Proceed with Caution: It’s the ECB

It’s not unusual to see European markets steady after a sharp geopolitical gain, a gain that was sometimes confusing once given the ”he said, she said” details between Russia and Ukraine. Investors prudently seem to be adopting a wait-and-see approach ahead of key policy announcements today from the Bank of England (BoE) and the European Central Bank (ECB). The forex market has been severely restricted by near-uniform central bank monetary policies. Investors have had little choice but to succumb to the lack of volume and volatility supported by a low-rate environment. To experience sustainable volatility within this asset class, the market requires interest rate divergence, a phenomenon that is not in the cards for a considerable period of time to come according to interest rate pricing in the fixed-income markets.

Nevertheless, caution is the key word ahead of today’s ECB’s rate decision and press conference. The potential for ECB action has been on the rise ever since President Mario Draghi’s extra-dovish Jackson Hole speech late last month. Put simply, Draghi’s song and dance in Wyoming has the market in a tizzy. Traders are uncertain if the ECB will announce further easing measures — cut rates or introduce quantitative easing (QE) — to stimulate Europe’s already sluggish economic recovery, or wait and access the true impact of the credit programs announced in early summer. No matter what, eurozone policymakers need to act with authority to gain significant traction from any of their initiatives and the ECB, in particular, has a history to potentially disappoint. Due to the current positioning of the market (short EURs), any disappointment by Draghi and company will give way to a rapid short covering rally from the EUR (€1.3145).

Turbulent Times Ahead for Draghi’s ECB

The dollar has been gaining ground against the EUR and JPY as the Federal Reserve gets closer to raising interest rates, while the ECB and the Bank of Japan (BoJ) move toward loosening monetary policies. If there is no action from the ECB, then Draghi is likely to reaffirm the ECB’s commitment to further ‘potential action’ mostly on the back of downward revisions to its growth and inflation forecasts in his post-meeting press conference. It’s here that he may provide more details on potential asset-backed securities purchases. Doing so could uphold the view that the ECB is not falling short of expectations, and in a roundabout way, it would vindicate the various positions traders have taken. However, the ECB does have a track record of disappointing, but any disappointment could be short-lived ahead of tomorrow’s highly anticipated U.S. nonfarm payrolls release.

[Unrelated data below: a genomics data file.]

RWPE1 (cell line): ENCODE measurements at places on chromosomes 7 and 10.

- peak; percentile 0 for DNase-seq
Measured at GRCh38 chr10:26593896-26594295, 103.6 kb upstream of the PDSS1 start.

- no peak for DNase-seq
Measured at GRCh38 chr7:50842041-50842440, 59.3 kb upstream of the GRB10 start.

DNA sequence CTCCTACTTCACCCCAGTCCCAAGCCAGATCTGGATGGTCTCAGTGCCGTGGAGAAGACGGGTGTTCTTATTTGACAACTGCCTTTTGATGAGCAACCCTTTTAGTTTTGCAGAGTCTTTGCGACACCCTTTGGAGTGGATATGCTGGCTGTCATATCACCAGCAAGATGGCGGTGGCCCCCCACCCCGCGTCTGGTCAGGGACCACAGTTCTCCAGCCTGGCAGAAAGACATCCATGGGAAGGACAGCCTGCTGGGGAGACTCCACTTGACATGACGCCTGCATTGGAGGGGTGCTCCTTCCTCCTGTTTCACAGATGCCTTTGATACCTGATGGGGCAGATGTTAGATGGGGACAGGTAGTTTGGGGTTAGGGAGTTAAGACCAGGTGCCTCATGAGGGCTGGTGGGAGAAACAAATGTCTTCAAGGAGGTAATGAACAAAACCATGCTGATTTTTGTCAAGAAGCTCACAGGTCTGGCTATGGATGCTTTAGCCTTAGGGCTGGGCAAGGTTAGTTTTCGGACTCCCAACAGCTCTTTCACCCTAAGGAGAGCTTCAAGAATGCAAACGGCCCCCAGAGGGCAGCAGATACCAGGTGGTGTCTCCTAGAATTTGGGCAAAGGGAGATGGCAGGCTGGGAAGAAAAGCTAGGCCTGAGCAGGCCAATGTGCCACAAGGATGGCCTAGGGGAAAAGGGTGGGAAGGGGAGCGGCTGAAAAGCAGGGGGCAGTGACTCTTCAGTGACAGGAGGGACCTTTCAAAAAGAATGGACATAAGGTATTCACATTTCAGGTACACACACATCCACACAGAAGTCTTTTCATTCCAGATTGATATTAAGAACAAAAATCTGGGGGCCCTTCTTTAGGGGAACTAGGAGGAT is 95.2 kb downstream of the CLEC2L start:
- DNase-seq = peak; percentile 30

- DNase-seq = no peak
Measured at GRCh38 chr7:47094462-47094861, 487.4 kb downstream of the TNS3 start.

Japan’s Rosy Economic View in Bloom

Despite expectations of a more upbeat policy statement on Japan’s economic resilience from Governor Haruhiko Kuroda, the BoJ stuck to its familiar script and kept its overall assessment unchanged at its monetary policy meeting earlier this morning. Kuroda stated a strengthening greenback would not harm Japan’s economy as it “continues to recover moderately as a trend.” The BoJ took no chances and affirmed its assessment of exports, investment, employment, consumption, and inflation, while lowering its view on housing.

USD/JPY (¥104.90) is little changed and has failed to make any impact toward new yearly highs. It seems that the market would prefer to see what happens both in Europe and with tomorrow’s U.S. job numbers before committing to the dollar’s next move. The yen of late has come under pressure, not just on the difference in monetary policies, but on expectations that Japan’s government pension fund could take on a more aggressive investment plan. That would require a shift to more foreign assets and less of a reliance on domestic bonds. This course of action would also require some aggressive selling of yen to raise foreign cash to purchase foreign assets.

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This article is for general information purposes only. It is not investment advice or a solution to buy or sell securities. Opinions are the authors; not necessarily that of OANDA Corporation or any of its affiliates, subsidiaries, officers or directors. Leveraged trading is high risk and not suitable for all. You could lose all of your deposited funds.

Dean Popplewell

Dean Popplewell

Vice-President of Market Analysis at MarketPulse
Dean Popplewell has nearly two decades of experience trading currencies and fixed income instruments. He has a deep understanding of market fundamentals and the impact of global events on capital markets. He is respected among professional traders for his skilled analysis and career history as global head of trading for firms such as Scotia Capital and BMO Nesbitt Burns. Since joining OANDA in 2006, Dean has played an instrumental role in driving awareness of the forex market as an emerging asset class for retail investors, as well as providing expert counsel to a number of internal teams on how to best serve clients and industry stakeholders.
Dean Popplewell